Saturday, 5 December 2015

Base San Martín, Barry Island
- red on white


Marguerite Bay (Bahía Margarita), on the west coast of the southern tip of the Antarctic Peninsula, was chosen for its relatively mild climate and friendly shores to be the location of several antarctic polar stations. I've written about Rothera (UK) sometime ago, and in its vicinity is San Martin, an Instituto Antártico Argentino (IAA) base.


Marguerite Bay is a large and deep bay, but the access is quite difficult most of the year because the water surface is frozen, or dangerously covered with moving ice floes. Small islands, underwater cliffs and rocks compose a net of narrow navigable canals. Only during the short antarctic summer is the route easy for supply ships as well as for tourist cruises or scientific expeditions.

'Roman Four' promontory, a 830 m high cliff with the form of IV.


Barry Island was first charted by the British Graham Land Expedition (BGLE) under John Riddoch Rymill, who used it for a base in 1936 and 1937. He also named it after the eldest son of an expedition member.

On one of the small islets, Argentina built in 1951 a small station for scientific purposes, a few scattered red buildings that are easily visible from the sea.

San Martín, Barry Island.

Coordinates:  68° 07´ S , 67° 06´ W
       350 km south of the Antarctic circle.
Occupation:  ~ 20, all year round.


Base San Martín is a permanent, all year-round Antarctic base for scientific research on climate, seismology and geodesics.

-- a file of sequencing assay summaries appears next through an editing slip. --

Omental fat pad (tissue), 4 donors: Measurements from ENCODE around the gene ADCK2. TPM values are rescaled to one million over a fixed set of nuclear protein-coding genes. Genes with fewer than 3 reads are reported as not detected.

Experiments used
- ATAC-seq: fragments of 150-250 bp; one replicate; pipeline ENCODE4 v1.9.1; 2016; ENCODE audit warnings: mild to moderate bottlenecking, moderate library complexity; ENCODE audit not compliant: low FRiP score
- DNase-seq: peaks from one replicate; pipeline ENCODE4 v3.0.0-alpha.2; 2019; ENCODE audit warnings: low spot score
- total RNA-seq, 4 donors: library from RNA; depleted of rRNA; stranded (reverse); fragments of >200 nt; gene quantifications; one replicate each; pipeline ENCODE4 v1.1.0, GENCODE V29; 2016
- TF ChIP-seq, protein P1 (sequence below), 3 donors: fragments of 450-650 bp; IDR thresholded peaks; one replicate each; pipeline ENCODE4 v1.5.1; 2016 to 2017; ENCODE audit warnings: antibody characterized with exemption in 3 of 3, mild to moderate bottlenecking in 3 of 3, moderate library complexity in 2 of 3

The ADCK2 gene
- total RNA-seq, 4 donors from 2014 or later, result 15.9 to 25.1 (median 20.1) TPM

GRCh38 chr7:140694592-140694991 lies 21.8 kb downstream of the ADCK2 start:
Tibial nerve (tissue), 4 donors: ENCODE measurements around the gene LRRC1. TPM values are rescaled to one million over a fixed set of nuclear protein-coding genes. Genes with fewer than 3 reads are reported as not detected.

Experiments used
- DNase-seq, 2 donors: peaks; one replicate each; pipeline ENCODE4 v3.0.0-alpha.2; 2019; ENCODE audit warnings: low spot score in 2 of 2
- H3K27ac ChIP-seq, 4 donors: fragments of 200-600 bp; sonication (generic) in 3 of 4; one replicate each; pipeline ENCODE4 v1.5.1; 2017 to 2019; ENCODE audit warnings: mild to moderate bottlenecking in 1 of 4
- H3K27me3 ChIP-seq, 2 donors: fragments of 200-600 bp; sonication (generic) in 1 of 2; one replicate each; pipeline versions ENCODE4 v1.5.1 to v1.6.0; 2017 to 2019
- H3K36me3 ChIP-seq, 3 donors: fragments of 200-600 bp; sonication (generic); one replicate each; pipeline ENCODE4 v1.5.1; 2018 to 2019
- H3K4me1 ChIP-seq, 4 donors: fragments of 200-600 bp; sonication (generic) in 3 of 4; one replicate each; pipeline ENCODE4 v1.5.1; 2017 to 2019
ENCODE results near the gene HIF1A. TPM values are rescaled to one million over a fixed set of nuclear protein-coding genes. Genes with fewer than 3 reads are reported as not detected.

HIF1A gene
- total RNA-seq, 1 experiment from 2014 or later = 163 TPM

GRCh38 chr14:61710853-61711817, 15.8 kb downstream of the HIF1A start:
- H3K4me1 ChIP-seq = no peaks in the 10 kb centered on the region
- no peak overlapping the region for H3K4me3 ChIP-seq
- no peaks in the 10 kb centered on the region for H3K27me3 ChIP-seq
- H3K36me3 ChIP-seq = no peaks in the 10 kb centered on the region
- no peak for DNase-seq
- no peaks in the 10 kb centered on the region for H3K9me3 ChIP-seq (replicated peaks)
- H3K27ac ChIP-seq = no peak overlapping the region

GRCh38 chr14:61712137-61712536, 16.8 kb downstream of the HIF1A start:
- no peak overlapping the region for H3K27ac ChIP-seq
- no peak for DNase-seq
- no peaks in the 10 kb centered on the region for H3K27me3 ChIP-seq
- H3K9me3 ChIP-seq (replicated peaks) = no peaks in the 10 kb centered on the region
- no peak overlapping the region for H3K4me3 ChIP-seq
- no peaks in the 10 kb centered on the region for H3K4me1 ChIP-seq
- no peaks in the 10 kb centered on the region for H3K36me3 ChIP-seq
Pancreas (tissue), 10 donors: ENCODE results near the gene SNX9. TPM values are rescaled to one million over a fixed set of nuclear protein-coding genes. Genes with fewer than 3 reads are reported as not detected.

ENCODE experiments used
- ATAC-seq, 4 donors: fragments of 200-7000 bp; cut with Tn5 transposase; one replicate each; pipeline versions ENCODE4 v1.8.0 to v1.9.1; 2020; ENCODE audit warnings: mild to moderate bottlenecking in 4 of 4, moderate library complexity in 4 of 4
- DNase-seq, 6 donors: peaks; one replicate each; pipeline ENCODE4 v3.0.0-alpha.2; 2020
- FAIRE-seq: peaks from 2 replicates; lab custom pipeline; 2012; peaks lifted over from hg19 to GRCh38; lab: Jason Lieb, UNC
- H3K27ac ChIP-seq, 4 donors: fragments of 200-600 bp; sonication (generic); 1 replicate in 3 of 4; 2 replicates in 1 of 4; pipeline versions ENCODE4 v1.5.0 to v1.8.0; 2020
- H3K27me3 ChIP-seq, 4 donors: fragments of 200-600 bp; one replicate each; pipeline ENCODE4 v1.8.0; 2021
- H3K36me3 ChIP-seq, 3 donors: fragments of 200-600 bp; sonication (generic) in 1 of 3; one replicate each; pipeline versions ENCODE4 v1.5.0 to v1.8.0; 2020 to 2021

The increased Antarctic activity that Argentina developed since 1940, along with the interest to exercise effective sovereignty over one of the most remote areas of Antarctica, created the need for a scientific station located south of the Antarctic Circle.

The main house, at right: dormitory, canteen and leisure rooms. At left, the laboratory.

A quick description: one two-story main house with double wooden walls, an emergency house, five metal warehouses for supplies, housing for the dog packs, a power generator and the four towers for the 25 meters high antenna.

The Radio Station and communication antennas.

The IAA meteorological station within the base has been for long providing detailed weather records and developing forecasts for the navigation of the sea waters adjacent to the Antarctic Peninsula.

San Martín looking at the red laboratory.


The station's main house.

At the time of its foundation in 1951, it was the first human settlement south of the Antarctic Circle.

The oceanographic ship ARA Puerto Deseado.

In order to transport the personnel and materials to Marguerite Bay, the navy has several polar ships, some with ice-breaking capacities.

The Almirante Irizar, bought from Russia.


All emergency - supply, rescue missions - are usually done by helicopter, and in winter relief crew comes by helicopter transfer. In adequate weather conditions, the team can also be reached by plane.

The Twin Otter is the most popular light plane for polar operations.

The regular post delivery is a basic need for the crew.

Two Glaciars - Uspallata and McClary - face Barry Island. Now, just look how magnificent is Marguerite Bay and its glaciars at sunset, or during the midnight sun by the antarctic summer solstice: